Second Crash: hopes of V shape recovery fade

Yesterday the UK posted a 2% contraction in economic activity for the first quarter of this year with a 5.8% contraction in March alone. This gives a rather grim outlook for the second quarter of which has been dominated by lockdown. There is no getting out of the fact that we are in a recession which will be confirmed in July/August (technically).

There had been hopes of a V sharp recovery, this would mean a sharp crash followed by a sharp recovery. I thinking this recession will be more of a typical L shape recovery, a sharp crash with a more gradual recovery.

Look to past crashes

I would argue that we are currently following a similar path that most crashes follow, especially the 2008 Great Recession and 1929 Great Depression. The FTSE 100 fell 33% from 20th February to the “bottom” before climbing 15% to today. The S&P 500 has followed a near identical path falling 34% to then climb 26% over the same time period.

While many have speculated that this could mean a V shaped recovery I would be very cautious as this is in line with past recessions. I believe we have been in a bear market rally which is beginning to end before another sharp fall. Goldman Sachs at the beginning of May forecast a second quarter contraction of 34% in the US. The UK will undoubtable follow this trend. These are some of the sharpest declines experienced over the last 200 years.

The Bank of England forecast at the beginning of May that unemployment rates could reach 10% from the current 4% and that economic growth could be -14% in 2020 with a contraction of 25% in the second quarter. This is highly likely to play out in the stock markets around the world with a large contraction.

My strategy for a further crash

A lot of people will sell out of the stock markets when their stocks start to fall by large amounts, this is a natural reaction to prevent incurring further losses. We should resist the urge to sell when our stocks go down, you only loose money when you sell. We will need to aggressively cost-average our positions.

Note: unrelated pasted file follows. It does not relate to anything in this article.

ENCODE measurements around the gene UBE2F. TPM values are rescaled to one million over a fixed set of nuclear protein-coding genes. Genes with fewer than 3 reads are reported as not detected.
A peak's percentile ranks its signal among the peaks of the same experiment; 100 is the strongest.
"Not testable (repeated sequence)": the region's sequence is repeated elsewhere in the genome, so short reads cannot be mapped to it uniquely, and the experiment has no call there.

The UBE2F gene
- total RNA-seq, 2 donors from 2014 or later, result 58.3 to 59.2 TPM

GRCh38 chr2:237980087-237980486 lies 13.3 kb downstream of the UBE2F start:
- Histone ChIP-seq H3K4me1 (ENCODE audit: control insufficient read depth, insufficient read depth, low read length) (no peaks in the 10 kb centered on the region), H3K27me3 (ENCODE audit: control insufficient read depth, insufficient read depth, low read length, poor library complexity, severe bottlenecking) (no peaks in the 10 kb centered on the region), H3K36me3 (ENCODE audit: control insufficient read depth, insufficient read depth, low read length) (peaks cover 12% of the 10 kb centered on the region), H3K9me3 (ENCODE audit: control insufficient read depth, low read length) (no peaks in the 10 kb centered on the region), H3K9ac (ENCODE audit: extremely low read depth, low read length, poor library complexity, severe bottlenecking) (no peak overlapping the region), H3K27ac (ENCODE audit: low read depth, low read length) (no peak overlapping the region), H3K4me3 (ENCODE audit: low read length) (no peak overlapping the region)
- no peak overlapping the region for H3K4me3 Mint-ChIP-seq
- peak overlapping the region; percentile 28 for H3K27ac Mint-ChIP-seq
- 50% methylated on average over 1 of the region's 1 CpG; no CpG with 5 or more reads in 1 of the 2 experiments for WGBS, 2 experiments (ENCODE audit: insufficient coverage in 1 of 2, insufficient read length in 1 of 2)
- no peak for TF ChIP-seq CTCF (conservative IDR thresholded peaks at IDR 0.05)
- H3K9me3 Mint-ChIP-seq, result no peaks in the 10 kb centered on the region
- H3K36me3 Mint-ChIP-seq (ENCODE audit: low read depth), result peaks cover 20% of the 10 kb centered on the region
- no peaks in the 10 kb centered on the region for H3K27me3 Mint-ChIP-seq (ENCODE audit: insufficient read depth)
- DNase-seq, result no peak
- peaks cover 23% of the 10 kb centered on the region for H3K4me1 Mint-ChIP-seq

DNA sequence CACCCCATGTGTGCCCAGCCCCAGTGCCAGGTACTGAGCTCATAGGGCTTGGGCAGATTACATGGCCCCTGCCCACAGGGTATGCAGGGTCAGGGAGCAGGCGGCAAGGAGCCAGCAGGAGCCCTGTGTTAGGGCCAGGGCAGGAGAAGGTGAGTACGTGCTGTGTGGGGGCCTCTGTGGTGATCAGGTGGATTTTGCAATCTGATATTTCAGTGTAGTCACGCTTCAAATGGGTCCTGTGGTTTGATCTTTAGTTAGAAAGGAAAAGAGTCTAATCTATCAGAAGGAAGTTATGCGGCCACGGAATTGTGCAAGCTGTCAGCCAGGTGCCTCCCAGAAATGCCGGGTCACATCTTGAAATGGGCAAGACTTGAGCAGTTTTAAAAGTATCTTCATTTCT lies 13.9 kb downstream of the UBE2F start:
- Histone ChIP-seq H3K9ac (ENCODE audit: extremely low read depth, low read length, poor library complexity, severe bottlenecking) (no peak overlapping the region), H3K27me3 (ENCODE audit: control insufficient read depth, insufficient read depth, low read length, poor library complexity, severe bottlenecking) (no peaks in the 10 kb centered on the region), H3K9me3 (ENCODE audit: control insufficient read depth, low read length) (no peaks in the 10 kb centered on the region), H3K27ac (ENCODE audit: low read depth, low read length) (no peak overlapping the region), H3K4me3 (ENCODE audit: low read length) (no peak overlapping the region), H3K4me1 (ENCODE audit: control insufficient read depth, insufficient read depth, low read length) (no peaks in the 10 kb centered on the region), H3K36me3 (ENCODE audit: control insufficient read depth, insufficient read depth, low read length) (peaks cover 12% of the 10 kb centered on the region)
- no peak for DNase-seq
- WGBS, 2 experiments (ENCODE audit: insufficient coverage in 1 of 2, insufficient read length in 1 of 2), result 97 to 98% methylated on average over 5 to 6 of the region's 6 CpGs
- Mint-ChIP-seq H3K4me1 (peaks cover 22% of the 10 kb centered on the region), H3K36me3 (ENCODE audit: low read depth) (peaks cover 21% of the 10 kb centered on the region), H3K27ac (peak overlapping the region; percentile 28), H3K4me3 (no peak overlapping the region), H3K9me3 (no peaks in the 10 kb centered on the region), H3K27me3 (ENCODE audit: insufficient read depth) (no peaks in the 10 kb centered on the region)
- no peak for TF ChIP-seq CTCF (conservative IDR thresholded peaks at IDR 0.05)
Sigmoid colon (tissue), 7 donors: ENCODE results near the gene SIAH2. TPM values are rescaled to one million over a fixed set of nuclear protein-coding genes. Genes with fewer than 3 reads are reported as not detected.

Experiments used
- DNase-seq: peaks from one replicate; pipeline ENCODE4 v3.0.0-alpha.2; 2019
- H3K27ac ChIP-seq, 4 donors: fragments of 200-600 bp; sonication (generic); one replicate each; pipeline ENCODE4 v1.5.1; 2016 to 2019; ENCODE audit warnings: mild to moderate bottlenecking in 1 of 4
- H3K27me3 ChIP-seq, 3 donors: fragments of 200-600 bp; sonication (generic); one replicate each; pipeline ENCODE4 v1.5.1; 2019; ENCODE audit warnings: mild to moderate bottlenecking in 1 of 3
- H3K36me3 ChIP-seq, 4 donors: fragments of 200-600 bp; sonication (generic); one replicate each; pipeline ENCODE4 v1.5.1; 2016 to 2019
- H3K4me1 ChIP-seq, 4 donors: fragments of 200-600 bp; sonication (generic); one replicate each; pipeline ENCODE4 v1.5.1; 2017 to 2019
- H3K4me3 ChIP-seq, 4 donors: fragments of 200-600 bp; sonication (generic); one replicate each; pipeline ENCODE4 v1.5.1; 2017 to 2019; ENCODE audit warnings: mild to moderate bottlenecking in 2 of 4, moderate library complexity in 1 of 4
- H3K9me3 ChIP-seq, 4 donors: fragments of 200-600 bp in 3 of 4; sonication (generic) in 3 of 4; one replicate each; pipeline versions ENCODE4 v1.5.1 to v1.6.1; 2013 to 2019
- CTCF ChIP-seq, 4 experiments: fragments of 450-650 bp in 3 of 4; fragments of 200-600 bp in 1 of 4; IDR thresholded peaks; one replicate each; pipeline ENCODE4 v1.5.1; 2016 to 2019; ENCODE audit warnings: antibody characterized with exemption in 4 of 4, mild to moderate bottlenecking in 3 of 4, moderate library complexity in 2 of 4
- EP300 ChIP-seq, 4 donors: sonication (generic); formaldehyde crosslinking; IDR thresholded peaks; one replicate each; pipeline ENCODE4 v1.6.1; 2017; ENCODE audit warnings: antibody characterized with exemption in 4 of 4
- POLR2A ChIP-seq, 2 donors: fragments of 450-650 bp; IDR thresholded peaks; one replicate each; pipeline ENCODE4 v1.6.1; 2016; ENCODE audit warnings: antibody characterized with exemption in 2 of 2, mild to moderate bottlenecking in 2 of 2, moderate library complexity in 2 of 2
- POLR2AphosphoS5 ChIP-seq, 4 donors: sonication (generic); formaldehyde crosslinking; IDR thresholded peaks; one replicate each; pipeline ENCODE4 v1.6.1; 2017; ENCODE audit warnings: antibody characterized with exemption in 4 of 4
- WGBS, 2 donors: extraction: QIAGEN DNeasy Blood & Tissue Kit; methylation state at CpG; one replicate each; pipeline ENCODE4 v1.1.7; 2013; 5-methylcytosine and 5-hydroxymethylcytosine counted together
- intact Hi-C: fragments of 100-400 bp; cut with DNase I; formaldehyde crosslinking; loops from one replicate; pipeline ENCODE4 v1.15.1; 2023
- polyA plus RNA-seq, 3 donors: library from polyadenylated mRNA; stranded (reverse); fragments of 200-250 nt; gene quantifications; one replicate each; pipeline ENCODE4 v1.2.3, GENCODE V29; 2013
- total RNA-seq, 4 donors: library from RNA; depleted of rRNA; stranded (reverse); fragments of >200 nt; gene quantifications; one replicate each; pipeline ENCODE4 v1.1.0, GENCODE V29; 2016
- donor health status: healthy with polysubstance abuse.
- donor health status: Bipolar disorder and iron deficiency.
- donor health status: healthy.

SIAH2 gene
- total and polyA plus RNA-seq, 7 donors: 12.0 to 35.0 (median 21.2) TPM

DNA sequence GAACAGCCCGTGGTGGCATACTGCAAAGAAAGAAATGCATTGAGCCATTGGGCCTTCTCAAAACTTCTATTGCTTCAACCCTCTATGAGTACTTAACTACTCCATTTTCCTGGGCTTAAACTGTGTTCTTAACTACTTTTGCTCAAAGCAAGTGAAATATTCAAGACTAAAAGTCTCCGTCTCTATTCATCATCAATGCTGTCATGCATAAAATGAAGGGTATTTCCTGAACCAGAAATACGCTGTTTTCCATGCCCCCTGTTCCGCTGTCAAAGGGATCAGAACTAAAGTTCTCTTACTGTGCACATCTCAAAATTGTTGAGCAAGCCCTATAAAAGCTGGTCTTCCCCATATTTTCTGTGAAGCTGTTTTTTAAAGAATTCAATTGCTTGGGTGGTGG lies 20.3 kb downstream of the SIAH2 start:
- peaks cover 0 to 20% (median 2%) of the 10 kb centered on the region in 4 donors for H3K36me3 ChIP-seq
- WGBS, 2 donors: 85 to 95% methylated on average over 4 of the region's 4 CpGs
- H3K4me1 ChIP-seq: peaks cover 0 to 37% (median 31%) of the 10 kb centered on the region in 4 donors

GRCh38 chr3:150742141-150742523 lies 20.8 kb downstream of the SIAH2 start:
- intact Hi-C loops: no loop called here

This means that as our stocks go down in value we should continue to buy more of the stock to drive down the average cost per share of the stock. Then when a recovery does occur potential returns will be higher. I expect this to be a very scary strategy as I will have to get used to seeing negative returns while continuing to add to them.

However, providing that you have invested in good stocks that have low debt to equity ratios, good cash flow and good payout ratios you should be able to weather the storm. Additionally, do not under estimate the value of having a well funded emergency fund should you need to draw upon it if the worst happens.


None of the content in this article should be considered financial advice, I am not a financial advisor and you should always do your own research prior to investing. These are my opinions only.

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